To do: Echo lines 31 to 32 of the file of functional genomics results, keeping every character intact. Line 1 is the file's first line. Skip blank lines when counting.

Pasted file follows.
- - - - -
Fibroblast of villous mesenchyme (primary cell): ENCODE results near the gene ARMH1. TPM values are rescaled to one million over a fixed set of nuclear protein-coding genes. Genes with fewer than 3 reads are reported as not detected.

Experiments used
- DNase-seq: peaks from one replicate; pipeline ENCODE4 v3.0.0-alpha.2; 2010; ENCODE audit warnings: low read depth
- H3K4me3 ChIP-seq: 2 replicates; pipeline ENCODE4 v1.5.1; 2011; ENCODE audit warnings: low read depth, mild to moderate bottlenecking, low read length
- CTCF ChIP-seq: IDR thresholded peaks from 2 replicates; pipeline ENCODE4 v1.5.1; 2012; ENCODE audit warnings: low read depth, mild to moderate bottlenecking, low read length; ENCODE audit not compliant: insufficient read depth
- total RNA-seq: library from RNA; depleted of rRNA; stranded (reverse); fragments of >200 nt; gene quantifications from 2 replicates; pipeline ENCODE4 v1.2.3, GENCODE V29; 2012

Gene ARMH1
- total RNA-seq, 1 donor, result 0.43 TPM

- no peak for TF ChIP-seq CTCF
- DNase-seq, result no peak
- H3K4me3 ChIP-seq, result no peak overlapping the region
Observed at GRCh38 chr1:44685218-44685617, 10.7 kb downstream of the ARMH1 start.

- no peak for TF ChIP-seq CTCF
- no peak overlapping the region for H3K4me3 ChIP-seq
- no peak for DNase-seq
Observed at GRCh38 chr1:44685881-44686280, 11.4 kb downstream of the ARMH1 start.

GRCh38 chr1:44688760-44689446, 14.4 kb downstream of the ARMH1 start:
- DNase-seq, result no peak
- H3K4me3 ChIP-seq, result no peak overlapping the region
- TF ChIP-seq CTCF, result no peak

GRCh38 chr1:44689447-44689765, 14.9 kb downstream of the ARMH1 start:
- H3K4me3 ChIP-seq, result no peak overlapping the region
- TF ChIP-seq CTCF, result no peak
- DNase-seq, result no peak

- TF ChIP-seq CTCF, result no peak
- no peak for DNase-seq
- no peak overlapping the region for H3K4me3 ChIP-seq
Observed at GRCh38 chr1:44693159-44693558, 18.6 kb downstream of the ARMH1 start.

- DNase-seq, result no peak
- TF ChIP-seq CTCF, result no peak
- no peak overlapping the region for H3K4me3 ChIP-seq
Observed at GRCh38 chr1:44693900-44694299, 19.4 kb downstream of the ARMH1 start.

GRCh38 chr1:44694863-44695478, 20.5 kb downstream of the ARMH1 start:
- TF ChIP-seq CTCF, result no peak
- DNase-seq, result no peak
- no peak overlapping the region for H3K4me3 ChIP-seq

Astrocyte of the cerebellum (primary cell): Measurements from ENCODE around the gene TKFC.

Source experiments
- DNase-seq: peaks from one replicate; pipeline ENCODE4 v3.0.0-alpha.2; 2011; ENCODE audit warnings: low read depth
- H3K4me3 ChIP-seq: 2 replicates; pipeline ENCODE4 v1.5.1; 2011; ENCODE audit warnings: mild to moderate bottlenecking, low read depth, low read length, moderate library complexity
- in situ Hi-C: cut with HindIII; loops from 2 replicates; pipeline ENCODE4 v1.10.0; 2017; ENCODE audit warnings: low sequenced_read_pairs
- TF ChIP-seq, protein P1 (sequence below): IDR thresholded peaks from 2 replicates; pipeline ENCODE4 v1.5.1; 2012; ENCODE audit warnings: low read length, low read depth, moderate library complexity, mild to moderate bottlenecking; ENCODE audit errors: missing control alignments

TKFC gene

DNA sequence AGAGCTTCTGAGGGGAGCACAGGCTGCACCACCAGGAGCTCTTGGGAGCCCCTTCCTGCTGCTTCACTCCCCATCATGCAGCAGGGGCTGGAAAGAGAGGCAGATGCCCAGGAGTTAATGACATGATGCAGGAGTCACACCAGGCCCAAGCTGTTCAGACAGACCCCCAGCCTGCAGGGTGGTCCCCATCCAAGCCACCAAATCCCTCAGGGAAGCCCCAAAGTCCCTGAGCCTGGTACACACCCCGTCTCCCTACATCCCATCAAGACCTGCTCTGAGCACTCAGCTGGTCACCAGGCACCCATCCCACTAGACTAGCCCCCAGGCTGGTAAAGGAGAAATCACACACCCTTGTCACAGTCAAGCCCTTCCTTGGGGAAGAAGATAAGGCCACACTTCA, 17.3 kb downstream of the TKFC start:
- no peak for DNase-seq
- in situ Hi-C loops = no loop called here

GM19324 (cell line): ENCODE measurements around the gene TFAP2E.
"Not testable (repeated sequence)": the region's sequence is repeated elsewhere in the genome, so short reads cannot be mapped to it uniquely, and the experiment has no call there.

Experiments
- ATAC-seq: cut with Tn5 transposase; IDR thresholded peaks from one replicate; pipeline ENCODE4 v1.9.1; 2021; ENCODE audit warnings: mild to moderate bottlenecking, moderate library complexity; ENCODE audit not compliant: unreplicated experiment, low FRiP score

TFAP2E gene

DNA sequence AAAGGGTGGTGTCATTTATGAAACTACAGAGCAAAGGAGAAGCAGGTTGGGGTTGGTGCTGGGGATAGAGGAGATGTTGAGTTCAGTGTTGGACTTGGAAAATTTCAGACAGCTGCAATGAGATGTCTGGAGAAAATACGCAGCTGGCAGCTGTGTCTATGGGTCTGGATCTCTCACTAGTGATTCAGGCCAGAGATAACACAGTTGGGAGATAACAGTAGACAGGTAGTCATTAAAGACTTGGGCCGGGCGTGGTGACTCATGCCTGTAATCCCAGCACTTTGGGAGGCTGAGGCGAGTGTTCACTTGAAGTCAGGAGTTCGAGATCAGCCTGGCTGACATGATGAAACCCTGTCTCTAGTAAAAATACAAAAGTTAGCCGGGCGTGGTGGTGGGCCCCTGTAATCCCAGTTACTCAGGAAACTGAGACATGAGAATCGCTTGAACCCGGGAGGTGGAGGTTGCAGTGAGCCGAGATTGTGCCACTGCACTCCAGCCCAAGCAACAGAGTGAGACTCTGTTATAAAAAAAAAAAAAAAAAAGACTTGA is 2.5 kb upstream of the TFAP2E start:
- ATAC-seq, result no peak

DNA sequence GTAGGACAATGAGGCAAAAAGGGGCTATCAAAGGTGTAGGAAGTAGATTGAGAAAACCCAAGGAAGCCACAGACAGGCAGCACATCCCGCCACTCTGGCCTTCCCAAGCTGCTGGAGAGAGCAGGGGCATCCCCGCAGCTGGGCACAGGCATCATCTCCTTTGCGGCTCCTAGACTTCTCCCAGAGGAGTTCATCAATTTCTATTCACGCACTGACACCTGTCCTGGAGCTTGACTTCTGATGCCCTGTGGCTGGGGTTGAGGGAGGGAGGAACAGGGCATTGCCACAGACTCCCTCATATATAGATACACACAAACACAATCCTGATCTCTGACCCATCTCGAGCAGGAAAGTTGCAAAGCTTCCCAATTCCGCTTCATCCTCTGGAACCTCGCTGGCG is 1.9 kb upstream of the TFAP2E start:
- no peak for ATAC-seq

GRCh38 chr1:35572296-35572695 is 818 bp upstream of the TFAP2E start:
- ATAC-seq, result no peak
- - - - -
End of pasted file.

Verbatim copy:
- no peak overlapping the region for H3K4me3 ChIP-seq
Observed at GRCh38 chr1:44693900-44694299, 19.4 kb downstream of the ARMH1 start.